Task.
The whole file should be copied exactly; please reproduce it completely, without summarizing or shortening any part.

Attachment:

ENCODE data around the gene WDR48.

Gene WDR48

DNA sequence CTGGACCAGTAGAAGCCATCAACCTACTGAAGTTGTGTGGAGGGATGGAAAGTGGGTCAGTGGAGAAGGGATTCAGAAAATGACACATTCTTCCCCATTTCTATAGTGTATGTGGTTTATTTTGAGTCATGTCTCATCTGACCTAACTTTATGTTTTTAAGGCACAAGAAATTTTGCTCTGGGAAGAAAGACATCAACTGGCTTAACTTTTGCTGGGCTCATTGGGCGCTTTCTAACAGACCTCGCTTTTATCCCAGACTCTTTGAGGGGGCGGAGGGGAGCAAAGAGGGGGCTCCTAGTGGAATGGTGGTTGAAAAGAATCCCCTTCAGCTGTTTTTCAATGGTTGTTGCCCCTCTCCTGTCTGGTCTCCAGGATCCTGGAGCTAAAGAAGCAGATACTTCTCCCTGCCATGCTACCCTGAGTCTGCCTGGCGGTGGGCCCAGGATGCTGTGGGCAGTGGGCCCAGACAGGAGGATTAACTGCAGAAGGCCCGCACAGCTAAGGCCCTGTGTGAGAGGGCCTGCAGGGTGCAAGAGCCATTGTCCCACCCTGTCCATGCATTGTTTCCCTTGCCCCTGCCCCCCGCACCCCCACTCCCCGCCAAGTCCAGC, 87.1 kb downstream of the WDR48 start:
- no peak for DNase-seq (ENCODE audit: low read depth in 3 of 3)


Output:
ENCODE data around the gene WDR48.

Gene WDR48

DNA sequence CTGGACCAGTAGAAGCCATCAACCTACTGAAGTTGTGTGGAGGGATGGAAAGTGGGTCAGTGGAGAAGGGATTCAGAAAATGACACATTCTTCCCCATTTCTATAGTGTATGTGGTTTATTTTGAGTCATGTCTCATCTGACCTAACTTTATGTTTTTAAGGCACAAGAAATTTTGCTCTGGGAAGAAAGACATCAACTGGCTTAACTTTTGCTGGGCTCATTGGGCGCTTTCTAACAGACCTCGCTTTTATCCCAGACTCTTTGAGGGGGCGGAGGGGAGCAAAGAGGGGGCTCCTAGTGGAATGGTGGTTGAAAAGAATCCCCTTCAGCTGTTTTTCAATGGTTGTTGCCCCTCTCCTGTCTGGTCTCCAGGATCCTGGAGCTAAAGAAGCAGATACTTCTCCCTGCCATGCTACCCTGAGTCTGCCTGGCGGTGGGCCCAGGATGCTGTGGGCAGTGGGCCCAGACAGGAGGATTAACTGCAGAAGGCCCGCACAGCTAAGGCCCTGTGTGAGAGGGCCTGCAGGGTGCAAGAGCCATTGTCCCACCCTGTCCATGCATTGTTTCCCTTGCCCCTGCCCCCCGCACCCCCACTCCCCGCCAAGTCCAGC, 87.1 kb downstream of the WDR48 start:
- no peak for DNase-seq (ENCODE audit: low read depth in 3 of 3)